Another complication occurs in the NARA release spreadsheet. The simplest situation for the spreadsheet data would be if there was a one to one correspondence between the name of the file posted at NARA for each release, and an RIF number from the JFK database. In other words, each file represents a record in the database. This is not the case, however. Instead, a single filename may be listed multiple times in the spreadsheet, each time with a different RIF number. I discussed a number of these cases in earlier posts. A single RIF number may also be linked to more than one file. I also found several cases of this which I discussed in earlier posts. The cumulative spreadsheet for the 6th release has more of both of these. Hence the need for additional number crunching.
Release 6 counts
The revised spreadsheet for release 6 has an additional 4238 rows of record metadata compared to the spreadsheet for release 5. According to the NARA announcement, however, there are 3539 “documents” posted on the NARA’s website. This difference arises in part because in the new rows, there are many cases where a single filename occurs in multiple rows. Each row in the spreadsheet has a different RIF number, so this means one file is listed under different RIF numbers.
This, I believe, is what NARA means when it says
Within records released on December 15th, there are instances where multiple record identification numbers are associated with the same pdf. This is due to the fact that the files were scanned in batches.
I don’t understand what “files were scanned in batches” means or why it would cause this situation. But in any case, this explains, in part, the discrepancy between the number of pdf files posted at NARA and the number of spreadsheet rows. In one case, a single file posted at NARA is listed in 25 different rows. Unfortunately, most of the metadata is missing for these rows, so it is quite hard to say why one file should be listed so many times.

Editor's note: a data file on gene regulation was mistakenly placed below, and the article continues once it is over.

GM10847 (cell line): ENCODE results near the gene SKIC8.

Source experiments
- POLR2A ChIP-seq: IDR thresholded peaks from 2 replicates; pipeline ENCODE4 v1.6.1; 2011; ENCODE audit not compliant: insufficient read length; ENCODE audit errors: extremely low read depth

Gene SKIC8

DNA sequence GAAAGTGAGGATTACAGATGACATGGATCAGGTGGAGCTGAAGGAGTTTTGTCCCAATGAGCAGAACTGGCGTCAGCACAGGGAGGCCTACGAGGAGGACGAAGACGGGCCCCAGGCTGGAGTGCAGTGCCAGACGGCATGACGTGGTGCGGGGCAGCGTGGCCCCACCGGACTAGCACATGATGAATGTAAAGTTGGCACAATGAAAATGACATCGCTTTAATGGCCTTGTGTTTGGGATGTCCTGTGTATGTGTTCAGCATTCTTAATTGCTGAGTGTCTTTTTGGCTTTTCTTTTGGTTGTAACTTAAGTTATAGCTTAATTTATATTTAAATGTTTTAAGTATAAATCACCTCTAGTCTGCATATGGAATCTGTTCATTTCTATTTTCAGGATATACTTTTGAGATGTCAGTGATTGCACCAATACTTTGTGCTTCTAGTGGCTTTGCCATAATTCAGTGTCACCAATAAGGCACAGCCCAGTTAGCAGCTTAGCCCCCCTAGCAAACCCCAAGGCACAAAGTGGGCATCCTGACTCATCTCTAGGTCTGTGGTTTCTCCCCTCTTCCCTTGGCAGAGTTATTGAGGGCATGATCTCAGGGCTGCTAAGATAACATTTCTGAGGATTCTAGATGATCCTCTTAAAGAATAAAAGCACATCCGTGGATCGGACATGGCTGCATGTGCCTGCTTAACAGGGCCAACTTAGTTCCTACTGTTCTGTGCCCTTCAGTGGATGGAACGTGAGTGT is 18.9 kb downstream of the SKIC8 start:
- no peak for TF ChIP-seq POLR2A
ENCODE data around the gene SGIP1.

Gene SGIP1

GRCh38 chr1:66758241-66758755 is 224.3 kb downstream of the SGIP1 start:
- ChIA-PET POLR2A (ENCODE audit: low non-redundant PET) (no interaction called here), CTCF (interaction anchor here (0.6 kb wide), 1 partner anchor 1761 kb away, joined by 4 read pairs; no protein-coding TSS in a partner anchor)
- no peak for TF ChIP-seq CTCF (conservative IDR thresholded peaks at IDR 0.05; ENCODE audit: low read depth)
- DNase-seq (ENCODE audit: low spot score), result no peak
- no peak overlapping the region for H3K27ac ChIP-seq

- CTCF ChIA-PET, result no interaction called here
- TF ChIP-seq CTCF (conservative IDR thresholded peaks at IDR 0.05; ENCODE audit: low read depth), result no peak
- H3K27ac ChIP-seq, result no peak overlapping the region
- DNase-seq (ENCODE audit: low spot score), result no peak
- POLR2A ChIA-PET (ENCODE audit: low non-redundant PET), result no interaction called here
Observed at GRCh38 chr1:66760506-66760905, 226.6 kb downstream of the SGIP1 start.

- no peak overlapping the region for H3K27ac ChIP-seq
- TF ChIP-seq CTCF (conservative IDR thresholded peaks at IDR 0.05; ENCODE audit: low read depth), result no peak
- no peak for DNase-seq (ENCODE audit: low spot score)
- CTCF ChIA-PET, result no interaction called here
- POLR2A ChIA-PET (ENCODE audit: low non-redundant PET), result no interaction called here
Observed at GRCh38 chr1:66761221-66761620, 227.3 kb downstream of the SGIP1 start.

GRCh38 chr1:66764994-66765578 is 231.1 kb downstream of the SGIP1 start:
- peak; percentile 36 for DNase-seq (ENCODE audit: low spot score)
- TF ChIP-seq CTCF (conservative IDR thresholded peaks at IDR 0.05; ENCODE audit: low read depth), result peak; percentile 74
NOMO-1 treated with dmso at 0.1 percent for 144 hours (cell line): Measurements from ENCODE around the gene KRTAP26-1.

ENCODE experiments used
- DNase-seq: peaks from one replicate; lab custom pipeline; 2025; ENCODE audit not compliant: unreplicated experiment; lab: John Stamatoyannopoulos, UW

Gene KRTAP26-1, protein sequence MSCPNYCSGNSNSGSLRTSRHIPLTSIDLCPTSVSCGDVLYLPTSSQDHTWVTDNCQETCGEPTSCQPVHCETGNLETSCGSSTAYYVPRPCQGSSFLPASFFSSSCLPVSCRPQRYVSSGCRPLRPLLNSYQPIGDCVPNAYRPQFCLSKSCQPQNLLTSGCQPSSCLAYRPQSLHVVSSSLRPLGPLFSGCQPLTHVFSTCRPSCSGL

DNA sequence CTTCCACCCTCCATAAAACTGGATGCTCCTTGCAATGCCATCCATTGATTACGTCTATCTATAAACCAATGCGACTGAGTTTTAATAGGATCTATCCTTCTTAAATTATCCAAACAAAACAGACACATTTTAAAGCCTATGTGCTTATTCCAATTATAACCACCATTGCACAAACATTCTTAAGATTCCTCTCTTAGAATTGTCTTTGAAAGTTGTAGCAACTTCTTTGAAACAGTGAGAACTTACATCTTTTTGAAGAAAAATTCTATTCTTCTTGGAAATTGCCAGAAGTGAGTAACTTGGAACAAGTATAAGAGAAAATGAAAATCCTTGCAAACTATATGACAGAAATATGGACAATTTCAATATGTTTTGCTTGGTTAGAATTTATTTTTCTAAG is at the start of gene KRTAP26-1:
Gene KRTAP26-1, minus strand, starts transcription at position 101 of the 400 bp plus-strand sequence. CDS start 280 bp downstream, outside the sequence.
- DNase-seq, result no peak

Multiple RIF numbers for one file does not completely resolve the discrepancy between the number of spreadsheet rows and the number of files posted on NARA, however. The second reason for this discrepancy is because there are 12 rows in the spreadsheet that list multiple files. This means that there are multiple files with one RIF number.
In the previous cases where I found this, the different files keyed to the same RIF number occurred in different releases, and it seemed that the later versions of the files either had extra material added or redactions removed. But in the case of the files in release 6 where multiple files are associated with one RIF, I have not yet figured out what is going on. As an example of this, there is one case where a single row with one RIF number lists four different files (RIF 124-10183-10291). When one adds up all these multiple files listed under one RIF, one gets another 15 files.
Summing up, there are 3510 files listed in the spreadsheet for release #6 which are associated with 4226 RIF numbers. There are also 27 files listed under 12 RIF numbers. 4226+12 = 4238 and this is the total number of new rows in the release 6 spreadsheet (new as compared to the spreadsheet for release 5). The total number of files in release 6 should therefore be 3510+27 = 3537. NARA, however, says there are 3539. I have not yet figured out where the missing 2 files are.